Shoot35 CINEbox review
When Shoot35 got in touch asking if I’d like to have a look at their new matte box I knew I was going to be in for a treat. Just like the CINEfocus I reviewed a couple of years back the new CINEbox looked very interesting and Shoot35 always put in a lot of effort in producing amazing quality gear at really competitive prices.
Shoot35 put in a lot of effort when it comes to presentation so when the following box turned up I decided to save it until I could set up some strobes and share the experience with you.
What’s in the case?
So once past all of the nice packaging you eventually discover a metal case. Open up the case and the CINEbox presents itself along with the top and side flags all packed in pick n pluck foam. The flags are an optional extra so will only be included if ordered. Also included is a fully printed instruction manual and a single lens adapter ring sized to your requirements.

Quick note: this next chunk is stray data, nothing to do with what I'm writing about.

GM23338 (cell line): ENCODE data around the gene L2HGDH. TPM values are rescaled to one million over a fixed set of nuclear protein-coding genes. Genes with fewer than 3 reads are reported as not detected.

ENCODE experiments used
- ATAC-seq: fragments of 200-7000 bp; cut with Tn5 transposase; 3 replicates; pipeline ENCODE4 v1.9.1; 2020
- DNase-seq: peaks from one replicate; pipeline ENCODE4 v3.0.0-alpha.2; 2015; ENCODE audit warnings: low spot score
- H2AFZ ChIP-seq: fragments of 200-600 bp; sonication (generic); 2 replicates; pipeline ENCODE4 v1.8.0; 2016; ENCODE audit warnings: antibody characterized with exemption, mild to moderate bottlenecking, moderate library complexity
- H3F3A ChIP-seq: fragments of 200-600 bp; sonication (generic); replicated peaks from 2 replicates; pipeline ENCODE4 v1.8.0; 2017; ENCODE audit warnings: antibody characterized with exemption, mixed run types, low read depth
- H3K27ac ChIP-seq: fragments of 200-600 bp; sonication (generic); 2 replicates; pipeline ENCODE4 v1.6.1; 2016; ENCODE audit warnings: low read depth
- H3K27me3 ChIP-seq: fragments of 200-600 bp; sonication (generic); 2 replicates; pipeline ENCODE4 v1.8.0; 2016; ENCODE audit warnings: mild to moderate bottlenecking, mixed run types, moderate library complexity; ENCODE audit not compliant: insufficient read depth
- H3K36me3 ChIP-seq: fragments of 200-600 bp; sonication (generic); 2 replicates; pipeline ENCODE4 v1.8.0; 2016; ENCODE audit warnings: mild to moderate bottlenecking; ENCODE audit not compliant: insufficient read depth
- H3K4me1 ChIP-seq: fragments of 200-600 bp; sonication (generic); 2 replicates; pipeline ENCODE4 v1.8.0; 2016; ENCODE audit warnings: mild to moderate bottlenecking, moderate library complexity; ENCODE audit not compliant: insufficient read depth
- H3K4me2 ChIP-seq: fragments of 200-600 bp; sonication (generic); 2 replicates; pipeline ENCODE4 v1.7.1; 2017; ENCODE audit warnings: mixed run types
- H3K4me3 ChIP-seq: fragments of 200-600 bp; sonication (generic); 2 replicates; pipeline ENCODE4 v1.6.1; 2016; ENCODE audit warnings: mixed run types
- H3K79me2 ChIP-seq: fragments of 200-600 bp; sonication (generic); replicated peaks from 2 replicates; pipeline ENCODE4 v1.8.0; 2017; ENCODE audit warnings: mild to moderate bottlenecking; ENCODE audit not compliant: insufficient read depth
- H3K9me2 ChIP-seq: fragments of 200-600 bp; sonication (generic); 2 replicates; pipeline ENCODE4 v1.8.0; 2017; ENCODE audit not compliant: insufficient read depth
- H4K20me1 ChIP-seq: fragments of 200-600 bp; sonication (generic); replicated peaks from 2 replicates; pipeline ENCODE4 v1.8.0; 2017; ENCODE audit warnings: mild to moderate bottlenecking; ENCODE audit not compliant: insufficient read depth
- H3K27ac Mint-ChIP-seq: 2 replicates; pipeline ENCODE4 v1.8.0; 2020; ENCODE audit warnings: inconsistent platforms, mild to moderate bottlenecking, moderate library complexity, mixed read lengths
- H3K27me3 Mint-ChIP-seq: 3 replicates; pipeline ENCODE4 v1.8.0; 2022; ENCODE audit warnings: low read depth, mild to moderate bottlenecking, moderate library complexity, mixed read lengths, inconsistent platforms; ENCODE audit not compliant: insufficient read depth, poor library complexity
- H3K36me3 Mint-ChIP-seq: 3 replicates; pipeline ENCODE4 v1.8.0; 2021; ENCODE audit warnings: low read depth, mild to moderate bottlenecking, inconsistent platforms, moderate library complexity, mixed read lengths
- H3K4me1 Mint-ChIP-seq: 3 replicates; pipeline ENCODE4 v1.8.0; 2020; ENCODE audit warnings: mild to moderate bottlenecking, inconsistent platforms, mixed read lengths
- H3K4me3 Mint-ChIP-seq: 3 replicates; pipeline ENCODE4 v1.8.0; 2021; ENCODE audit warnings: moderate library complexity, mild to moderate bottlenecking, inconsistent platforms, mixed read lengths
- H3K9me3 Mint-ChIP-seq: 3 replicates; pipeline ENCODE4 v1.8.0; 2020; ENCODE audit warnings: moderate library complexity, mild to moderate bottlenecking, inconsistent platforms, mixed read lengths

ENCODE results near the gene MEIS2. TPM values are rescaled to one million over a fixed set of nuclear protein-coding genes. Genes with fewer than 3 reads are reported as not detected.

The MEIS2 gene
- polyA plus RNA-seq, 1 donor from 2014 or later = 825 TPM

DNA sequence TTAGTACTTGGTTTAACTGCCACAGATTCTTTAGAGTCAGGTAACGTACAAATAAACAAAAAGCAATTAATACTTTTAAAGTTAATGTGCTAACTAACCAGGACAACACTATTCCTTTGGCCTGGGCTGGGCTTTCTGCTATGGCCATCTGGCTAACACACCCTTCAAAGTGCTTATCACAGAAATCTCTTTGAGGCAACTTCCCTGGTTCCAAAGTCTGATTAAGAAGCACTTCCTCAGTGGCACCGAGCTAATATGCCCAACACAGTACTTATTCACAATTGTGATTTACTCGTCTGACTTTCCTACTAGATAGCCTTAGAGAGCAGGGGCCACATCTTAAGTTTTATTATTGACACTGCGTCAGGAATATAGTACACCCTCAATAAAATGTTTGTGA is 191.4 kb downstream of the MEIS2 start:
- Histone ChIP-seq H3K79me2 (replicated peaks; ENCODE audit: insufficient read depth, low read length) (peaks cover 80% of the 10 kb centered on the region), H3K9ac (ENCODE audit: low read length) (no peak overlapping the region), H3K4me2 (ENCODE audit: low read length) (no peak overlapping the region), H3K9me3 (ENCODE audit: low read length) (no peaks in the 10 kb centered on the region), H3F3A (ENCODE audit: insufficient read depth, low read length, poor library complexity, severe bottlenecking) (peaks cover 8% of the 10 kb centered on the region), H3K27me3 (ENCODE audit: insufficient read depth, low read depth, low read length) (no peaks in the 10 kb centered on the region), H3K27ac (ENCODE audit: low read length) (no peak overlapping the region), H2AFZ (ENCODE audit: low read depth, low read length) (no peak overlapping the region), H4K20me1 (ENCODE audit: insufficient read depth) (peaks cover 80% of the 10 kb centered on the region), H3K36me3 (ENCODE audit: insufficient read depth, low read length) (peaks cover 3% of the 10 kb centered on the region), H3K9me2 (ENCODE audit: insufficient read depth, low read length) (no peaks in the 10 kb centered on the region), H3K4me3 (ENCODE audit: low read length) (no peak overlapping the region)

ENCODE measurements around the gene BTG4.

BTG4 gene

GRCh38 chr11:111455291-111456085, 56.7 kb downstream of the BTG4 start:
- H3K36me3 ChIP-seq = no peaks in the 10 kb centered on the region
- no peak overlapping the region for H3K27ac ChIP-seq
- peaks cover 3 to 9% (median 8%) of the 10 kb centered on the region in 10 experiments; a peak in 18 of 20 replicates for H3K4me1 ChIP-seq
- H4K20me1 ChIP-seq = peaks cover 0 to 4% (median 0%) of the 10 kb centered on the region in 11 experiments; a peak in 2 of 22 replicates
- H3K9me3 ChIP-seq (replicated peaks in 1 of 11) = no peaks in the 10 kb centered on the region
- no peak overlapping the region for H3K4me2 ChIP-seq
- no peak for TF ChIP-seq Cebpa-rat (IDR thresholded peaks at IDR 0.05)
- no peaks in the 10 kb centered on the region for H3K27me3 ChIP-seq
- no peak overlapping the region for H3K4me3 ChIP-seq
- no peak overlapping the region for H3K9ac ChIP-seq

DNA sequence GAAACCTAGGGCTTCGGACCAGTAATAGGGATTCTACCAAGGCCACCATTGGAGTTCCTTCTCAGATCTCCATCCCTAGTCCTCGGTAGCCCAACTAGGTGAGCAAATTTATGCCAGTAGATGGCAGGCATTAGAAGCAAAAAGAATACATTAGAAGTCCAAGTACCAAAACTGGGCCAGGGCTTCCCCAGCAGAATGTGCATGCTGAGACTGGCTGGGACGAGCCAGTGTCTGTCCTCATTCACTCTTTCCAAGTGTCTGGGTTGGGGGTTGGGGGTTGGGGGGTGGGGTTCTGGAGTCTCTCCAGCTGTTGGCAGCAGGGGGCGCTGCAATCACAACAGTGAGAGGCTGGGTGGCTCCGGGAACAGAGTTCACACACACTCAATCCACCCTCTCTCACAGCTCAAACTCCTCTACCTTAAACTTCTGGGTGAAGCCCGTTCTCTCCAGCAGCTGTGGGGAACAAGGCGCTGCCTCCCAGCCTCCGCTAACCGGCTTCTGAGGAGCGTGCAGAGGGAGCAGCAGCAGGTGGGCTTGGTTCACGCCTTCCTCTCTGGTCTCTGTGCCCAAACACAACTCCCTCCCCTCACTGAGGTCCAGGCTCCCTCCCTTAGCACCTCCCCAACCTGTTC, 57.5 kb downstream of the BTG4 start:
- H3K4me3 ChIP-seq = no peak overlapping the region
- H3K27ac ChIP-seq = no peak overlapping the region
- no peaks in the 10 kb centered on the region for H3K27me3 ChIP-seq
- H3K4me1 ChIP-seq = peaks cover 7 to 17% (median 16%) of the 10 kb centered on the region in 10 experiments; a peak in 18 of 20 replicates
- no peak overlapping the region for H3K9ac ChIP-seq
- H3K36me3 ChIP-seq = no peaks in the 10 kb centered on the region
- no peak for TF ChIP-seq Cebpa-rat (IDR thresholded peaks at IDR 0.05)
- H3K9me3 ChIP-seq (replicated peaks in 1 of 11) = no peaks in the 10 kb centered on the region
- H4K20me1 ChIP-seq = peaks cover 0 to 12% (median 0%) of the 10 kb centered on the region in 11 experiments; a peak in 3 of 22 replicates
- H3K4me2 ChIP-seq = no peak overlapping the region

Obviously you can order more lens adapter rings etc as required, see below for prices. One other point of interest is that you can specify either black or red hardware (thumbscrews etc) and black or red filter trays. This one is specced with red hardware and one of each colour of filter trays as well as the optional flag set.
The front of the matte-box features a removable letterbox shaped matte-plate that attaches magnetically and further limits light spill. So even without the flags you still have some control over light coming in to the matte-box.
Fitting the flags